“Let’s remember that Vladimir Putin thinks [Clinton] interfered in his election – the parliamentary election in December 2011 – and has said as much publicly, and I’ve heard him talk about it privately,” McFaul said on NBC’s “Meet the Press.”

This was no more than a personal spat. Presumably, Putin would have had no problem with Bernie Sanders or Joe Biden. This wasn’t about Trump at all, but E. J. Dionne is still worried:

The CIA’s finding that Vladimir Putin’s Russia actively intervened in our election to help Donald Trump explains why many of us are not simply disappointed or unhappy that Trump won. We are genuinely alarmed. And Trump’s cavalier response to these fears only deepens them.

When The Post revealed the CIA’s conclusions about Russia, Trump’s response was to insult the CIA, tell a lie about the size of his victory and act as if an election, still very fresh in our minds, were some sort of historical event dating back to the Pilgrims.

The statement put out by Trump’s transition team, so obtuse and so arrogant, needs to be cited in full: “These are the same people that said Saddam Hussein had weapons of mass destruction. The election ended a long time ago in one of the biggest Electoral College victories in history. It’s time to move on and ‘Make America Great Again.'”

That Trump would happily trash our own CIA to get Putin off the hook is disturbing enough – and, by the way, there were dissenters in the CIA on Iraq. That he would ignore the risks our intelligence agents take on so many fronts to protect us is outrageous…

Oh, yes, and about his having won “one of the biggest Electoral College victories in history”? In the past 10 elections, Trump’s Electoral College take ranks seventh.

In fact, Trump may not be the one smart man among us:

The CIA finding is all the more worrisome because of how Trump has willingly served as a Putin apologist. On NBC in September, for example, Trump sounded very impressed with Putin’s power when he declared: “The man has very strong control over a country.” Well, yes, an autocrat whose opponents often turn up dead does exercise “very strong control.” Trump went on to declare that Putin had been a leader “far more than our president has been a leader.” I don’t know about Trump, but I think most Americans would rather live under Barack Obama.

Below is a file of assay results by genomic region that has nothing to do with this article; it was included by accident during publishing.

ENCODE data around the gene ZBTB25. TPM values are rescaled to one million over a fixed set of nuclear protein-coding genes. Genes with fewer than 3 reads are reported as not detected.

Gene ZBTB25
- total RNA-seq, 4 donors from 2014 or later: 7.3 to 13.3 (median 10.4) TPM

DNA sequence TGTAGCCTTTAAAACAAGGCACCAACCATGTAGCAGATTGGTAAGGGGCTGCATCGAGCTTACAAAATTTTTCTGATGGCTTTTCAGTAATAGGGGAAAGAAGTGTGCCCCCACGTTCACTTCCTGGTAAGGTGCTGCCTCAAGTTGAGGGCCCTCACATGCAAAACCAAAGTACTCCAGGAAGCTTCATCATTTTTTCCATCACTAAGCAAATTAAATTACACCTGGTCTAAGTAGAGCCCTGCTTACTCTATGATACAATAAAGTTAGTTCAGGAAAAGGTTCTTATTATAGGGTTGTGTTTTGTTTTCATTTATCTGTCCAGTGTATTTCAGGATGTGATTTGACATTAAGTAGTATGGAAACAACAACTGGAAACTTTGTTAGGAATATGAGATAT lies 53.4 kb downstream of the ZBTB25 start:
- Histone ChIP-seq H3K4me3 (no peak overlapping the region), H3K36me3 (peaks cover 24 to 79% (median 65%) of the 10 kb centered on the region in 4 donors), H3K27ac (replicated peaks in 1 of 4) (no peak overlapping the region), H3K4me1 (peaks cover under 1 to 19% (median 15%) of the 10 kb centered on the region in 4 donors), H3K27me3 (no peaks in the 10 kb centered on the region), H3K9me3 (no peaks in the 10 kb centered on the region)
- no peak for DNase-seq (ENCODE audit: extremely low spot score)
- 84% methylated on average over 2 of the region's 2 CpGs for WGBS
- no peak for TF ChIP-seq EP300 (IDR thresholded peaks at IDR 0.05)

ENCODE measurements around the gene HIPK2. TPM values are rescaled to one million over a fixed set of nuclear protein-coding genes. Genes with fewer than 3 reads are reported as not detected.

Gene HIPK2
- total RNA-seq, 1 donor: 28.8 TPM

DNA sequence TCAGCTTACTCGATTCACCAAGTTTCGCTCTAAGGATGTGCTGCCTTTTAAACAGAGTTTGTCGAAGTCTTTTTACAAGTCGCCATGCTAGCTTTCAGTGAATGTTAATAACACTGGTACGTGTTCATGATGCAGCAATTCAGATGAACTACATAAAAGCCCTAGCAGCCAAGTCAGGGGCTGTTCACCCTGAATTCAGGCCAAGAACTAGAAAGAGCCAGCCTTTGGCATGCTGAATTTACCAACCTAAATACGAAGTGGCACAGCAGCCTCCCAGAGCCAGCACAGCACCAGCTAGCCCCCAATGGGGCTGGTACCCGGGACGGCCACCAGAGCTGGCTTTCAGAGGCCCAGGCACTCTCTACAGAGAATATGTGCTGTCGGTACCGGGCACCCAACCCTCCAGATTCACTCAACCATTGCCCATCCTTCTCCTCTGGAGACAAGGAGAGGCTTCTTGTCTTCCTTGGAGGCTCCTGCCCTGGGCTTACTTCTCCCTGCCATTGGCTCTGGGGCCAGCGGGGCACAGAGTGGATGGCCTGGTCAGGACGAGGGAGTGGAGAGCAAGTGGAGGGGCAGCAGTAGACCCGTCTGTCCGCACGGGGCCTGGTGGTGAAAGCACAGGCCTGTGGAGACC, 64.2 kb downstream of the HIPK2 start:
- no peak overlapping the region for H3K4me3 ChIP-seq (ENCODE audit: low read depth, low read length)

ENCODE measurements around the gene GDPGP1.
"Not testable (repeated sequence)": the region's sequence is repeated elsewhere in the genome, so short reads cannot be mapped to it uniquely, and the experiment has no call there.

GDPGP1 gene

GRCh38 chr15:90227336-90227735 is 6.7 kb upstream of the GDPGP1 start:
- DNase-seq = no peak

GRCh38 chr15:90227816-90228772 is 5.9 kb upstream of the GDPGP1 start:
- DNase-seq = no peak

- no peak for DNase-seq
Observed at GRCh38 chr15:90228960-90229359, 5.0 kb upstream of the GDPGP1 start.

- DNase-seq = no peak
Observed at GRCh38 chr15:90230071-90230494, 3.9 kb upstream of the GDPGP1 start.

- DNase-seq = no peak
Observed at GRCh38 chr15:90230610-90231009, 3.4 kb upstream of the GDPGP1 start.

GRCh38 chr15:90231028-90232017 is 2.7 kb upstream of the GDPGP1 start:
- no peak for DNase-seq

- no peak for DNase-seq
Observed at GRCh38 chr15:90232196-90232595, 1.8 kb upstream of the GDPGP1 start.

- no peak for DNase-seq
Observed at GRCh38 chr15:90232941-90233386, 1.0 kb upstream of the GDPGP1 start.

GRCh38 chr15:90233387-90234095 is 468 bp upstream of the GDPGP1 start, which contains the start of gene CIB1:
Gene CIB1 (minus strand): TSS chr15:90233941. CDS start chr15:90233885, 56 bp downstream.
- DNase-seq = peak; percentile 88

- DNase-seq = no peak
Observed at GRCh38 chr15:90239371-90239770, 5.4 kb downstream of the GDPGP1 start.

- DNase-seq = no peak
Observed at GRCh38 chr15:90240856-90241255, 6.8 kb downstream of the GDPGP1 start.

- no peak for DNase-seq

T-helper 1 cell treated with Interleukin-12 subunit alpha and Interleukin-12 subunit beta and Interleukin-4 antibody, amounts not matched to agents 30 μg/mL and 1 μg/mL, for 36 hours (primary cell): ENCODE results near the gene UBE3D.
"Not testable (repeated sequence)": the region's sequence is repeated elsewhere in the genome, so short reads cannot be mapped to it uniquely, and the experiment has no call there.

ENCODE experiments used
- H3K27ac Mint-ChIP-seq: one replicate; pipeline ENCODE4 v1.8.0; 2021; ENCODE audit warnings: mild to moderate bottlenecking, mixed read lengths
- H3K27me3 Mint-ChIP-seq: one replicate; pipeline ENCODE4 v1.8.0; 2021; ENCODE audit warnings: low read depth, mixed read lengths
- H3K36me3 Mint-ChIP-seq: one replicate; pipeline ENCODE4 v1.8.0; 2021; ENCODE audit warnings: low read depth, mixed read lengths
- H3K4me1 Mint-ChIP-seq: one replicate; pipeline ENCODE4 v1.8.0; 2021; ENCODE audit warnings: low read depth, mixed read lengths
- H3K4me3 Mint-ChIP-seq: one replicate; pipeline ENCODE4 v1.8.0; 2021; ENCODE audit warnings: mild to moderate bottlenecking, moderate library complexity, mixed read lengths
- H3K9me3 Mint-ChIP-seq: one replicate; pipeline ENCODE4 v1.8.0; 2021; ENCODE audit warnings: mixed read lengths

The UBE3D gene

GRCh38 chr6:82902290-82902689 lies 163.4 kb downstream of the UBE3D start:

That may not be the case, but there’s something else:

A further cause for concern: Trump and his top lieutenant Stephen K. Bannon have openly allied themselves with the far-right forces in Europe that Putin has championed. In a timely article for the Atlantic, “Russia and the Threat to Liberal Democracy,” Larry Diamond, a senior fellow at the Hoover Institution, speaks of a “romance between far-right, anti-immigrant European parties” and Putin. A Trump romance with Putin fits neatly into this narrative – which is precisely why Trump should want to dispel our fears rather than aggravate them. Diamond declared: “We stand now at the most dangerous moment for liberal democracy since the end of World War II.” Why are we afraid? Because Trump gives us reason to worry he will not be on the right side of this fight.

Nor was it reassuring that a day after the story about the CIA’s finding broke, Trump’s inner circle leaked that his likely choice as secretary of state was Rex Tillerson, the ExxonMobil chairman and chief executive who had negotiated oil deals with Putin. For Tillerson’s efforts, Putin awarded him Russia’s Order of Friendship. “Friends and associates said few U.S. citizens are closer to Mr. Putin than Mr. Tillerson,” the Wall Street Journal reported.

Dionne is not eliminating the negative, obviously:

Is it paranoid to want to know whether Tillerson’s ties to Putin are why he is at the top of Trump’s list to be our top diplomat? Is it out of line to wonder, given Trump’s lack of transparency about his finances, what role Russia has played in his business empire? After all, his son Donald Trump Jr. said in 2008 that “Russians make up a pretty disproportionate cross-section of a lot of our assets” and added: “We see a lot of money pouring in from Russia.” Now more than ever, we need to know exactly what he was talking about.

Dionne is not singing that old Harold Arlen and Johnny Mercer song about accentuating the positive. Neither is Daniel Treisman. He’s a professor of political science out here at UCLA and the author of The Return: Russia’s Journey from Gorbachev to Medvedev and director of the Russia Political Insight project – and he has this to say:

In the 1962 political thriller “The Manchurian Candidate,” a hostile government uses covert measures and secret agents in an elaborate plot to get its favored candidate elected president of the United States. The scenario seemed fanciful even at the height of the Cold War.

Today, the idea seems strangely topical.

To be clear, nobody has suggested that President-elect Donald Trump and his team are secretly working for Moscow. Law enforcement officials who investigated the campaign’s Kremlin ties last summer said they found no conclusive evidence of a direct link between Trump and the Russian government.

Indirect links are another story.

Those are a problem: